Wednesday, December 23, 2009

PAN'S LABYRINTH one of the best of the decade

As 2009 comes to a close, I've noticed that PAN'S LABYRINTH has popped up on a few "Best Films of the Decade" lists.

In fact, just named PAN'S LABYRINTH the overall top movie of the decade based on a score of theatrical reviews.

It also got a shout out in the NJ Star-Ledger. Metronews Canada called it "one of the decade's most amazing movies."

The best quote comes from Lucy Jones of the Telegraph, who said "I walked out of Pan's Labyrinth feeling like a piece of gum on a frozen pavement. Spat out by a serial killer." She ranks the scene with Ofelia in the Pale Man's lair as the #9 Scene of the Decade.

It is great to see that the film is sticking with people. This is evidence that it will remain as an all-time classic.

Monday, December 21, 2009

Avatar is Ground-Breaking

It takes a really special movie for me to get out of the house and make it to the theater. Having two children under 2 years old will do that to you. It is always hard finding a babysitter, and it is even harder for me to ditch the wife with the two young ones while I run off to see a movie (ESPECIALLY since she is a big movie-watcher herself).

But this weekend I got the "green-light" to go see AVATAR. And it was worth it.

I went with some friends to see it at the local IMAX in 3D. (The ONLY way to see this movie in my opinion). I got the tickets several days in advance because I knew it would be a sell-out. Got there 45 minutes early to make sure I wouldn't be straining my neck in the first row. There was already a line a mile long to get into the theater (I ended up sitting in the back row - still not as bad as the front). I think "blockbuster" is a given on this one.

The film is an amazing achievement technically. The alien world looks completely real, and is a feast of visuals and imagination. It isn't like the forest of Endor - the planet Pandora is completely alien - alien plants, alien trees. And every scene is peppered with alien life - insects, lizards and small animals are injected to add fascinating detail.

AVATAR is the future. Much like TOY STORY ushered in a new standard of animated film, I too believe AVATAR is going to change how fantasy movies are made. The key is in how life-like the aliens (the Na'vi) of Pandora appear. You may only see a movie like AVATAR once a year because it is too expensive, but I can see all special effect films expanding on its motion capture technology - particularly in how it was able to create faces with real expression. Gone are the "clay" and "stiff" emotions of characters in films like BEOWULF. AVATAR is putting actors in real digital "suits". I don't think we'll ever see a puppet again (sorry, Yoda).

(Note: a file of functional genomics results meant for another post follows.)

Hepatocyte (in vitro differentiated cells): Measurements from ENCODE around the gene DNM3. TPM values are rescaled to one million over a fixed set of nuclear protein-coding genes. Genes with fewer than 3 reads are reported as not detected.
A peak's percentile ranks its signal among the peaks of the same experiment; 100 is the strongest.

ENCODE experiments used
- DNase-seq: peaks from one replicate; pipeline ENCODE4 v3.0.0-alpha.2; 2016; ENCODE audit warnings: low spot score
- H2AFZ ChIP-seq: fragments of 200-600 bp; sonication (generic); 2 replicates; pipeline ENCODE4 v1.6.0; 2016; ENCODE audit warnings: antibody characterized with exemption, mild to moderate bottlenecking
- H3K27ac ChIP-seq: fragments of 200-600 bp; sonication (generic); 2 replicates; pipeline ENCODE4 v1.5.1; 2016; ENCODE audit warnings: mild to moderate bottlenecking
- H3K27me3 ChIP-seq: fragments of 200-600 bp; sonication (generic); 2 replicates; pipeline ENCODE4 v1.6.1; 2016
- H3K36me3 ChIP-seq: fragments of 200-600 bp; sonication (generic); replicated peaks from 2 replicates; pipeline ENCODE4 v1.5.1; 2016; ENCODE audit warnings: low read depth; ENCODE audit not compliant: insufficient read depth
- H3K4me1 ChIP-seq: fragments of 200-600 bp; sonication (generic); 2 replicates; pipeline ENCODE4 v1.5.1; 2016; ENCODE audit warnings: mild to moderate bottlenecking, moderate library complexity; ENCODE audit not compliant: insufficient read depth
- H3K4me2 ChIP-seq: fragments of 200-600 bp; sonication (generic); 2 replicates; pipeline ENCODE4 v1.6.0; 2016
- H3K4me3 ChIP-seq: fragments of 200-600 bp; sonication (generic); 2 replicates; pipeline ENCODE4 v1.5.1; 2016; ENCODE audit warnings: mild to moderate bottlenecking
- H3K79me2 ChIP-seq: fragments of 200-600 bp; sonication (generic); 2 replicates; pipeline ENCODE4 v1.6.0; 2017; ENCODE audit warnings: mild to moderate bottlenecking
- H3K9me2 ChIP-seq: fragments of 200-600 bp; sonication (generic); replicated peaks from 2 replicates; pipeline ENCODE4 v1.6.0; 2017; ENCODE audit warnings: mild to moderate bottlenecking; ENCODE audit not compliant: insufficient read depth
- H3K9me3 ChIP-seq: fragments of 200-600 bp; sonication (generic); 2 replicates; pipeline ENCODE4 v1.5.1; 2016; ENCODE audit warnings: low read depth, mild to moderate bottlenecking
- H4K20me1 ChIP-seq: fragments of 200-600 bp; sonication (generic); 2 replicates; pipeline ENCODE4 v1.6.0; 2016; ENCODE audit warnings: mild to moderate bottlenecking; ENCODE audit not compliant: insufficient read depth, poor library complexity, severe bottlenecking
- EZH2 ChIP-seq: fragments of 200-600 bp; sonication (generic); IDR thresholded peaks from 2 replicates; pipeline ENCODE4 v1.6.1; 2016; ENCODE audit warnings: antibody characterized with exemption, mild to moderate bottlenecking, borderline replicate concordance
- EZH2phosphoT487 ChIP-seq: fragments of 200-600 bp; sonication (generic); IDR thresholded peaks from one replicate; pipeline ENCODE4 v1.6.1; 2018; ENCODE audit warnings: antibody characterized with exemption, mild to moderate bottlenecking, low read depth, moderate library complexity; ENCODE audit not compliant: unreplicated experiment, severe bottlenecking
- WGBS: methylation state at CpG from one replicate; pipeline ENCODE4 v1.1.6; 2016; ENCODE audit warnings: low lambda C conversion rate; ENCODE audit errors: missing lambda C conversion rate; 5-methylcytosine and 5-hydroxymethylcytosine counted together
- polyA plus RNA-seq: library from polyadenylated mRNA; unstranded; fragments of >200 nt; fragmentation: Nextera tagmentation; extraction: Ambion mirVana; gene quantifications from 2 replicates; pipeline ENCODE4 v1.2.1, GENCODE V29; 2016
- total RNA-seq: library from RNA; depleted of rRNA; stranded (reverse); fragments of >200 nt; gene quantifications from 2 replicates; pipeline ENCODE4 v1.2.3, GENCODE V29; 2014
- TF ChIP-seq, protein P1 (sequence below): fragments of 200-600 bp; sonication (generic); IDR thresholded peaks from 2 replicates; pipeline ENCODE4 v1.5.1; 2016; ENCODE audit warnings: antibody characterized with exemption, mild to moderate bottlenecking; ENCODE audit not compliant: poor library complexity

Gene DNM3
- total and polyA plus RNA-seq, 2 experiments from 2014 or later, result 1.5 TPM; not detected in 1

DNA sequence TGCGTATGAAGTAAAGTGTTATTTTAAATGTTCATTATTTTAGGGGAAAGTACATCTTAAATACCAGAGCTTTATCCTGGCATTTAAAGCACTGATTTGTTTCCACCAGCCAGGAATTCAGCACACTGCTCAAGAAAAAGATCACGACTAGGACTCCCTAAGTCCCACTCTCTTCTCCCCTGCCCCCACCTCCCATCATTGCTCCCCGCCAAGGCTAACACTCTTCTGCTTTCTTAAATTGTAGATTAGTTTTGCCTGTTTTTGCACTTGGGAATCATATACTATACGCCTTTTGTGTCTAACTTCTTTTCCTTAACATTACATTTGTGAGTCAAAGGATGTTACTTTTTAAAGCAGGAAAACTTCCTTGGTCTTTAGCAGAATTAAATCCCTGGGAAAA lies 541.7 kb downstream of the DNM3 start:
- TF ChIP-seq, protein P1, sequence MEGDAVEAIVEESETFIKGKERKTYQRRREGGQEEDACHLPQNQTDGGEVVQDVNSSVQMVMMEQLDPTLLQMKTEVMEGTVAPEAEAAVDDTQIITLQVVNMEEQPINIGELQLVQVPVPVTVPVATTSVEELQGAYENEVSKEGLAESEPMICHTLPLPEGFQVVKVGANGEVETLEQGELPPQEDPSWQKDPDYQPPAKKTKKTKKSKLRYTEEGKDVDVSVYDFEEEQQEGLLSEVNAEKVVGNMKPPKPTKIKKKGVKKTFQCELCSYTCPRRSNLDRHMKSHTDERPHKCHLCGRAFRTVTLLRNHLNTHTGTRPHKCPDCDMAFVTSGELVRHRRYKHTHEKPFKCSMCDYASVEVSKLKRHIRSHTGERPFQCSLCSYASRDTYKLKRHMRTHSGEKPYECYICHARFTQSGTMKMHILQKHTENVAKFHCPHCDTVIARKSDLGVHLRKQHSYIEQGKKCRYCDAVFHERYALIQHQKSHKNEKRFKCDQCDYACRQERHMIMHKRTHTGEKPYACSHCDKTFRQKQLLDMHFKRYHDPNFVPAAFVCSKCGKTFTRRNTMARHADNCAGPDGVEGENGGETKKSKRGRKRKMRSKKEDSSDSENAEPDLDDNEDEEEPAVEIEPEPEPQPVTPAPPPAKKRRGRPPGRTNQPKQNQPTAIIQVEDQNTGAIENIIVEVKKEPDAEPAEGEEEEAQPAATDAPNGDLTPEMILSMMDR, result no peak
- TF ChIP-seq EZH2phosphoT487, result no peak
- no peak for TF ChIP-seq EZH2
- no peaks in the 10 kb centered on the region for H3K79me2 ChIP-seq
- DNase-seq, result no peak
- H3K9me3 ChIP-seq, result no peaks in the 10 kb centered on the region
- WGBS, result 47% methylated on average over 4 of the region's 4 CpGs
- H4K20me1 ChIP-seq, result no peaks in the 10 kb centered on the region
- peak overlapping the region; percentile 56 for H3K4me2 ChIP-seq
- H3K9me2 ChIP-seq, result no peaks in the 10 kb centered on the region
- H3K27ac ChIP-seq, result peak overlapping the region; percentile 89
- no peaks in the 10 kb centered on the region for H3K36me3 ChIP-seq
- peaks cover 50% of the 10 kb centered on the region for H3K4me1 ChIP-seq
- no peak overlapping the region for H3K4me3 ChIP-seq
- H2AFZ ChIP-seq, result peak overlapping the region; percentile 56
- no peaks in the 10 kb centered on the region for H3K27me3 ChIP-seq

The 3D didn't impress me as much as I thought it would. At times I found it a little distracting - so maybe 3D is better when you don't know it is there - when it is "immersive". I can tell you that the best moments of the 3D was when characters found themselves at tremendous heights looking out into empty space. The 3D coupled with the IMAX screen can make someone with a fear of heights a little nervous - it was a spectacular effect.

The greatness of AVATAR is purely within its technical achievement - much like STAR WARS. The story itself was good enough - kind of a space version of DANCES WITH WOLVES - and it kept me interested and entertained. The acting was good, too - and it was nice to see Sigourney Weaver playing a cranky scientist.

I would call this film a must-see "amusement park ride", and probably the closest I'll ever get to actually visiting an alien planet - which is probably exactly what James Cameron was going for.

Tuesday, December 8, 2009

On The HOBBIT "Delay"

Lots of talk on the 'net right now about "The Delay". I found a great blog post from our good friend Kristin Thompson that sums up the matter perfectly:

I cannot overemphasize that much of what the studio and filmmakers have said so far about dates is tentative. Until the two scripts are finished, the budget planned, and the greenlight given, no really firm dates can be devised. In the meantime, all announced dates are presumably targets, and they will change as the decision-makers gain more information.

So whether the principal photography begins in April or July or whenever, there is no real delay. It’s a delay only in relation to estimates, not a firm schedule. These procedures are normal in Hollywood. There is no need to imagine a crisis based on the Tolkien Trust lawsuit, MGM’s financial crisis, or some sort of creative disagreement between the scriptwriters and the studio.

Second, on the release dates of the finished films, the interviewer asks, “So you believe in December 2011 the first part is going to be in theaters. Peter replies, “At this stage, that is certainly the plan.”

Again, that’s tentative. Studios frequently change the release dates of films, especially if the release date was estimated very early on, before the scripting/greenlighting process was even begun. A delay would be disappointing, but it wouldn’t be indicative of some behind-the-scenes calamity.

Pay heed everyone - Kristin is a smart cookie.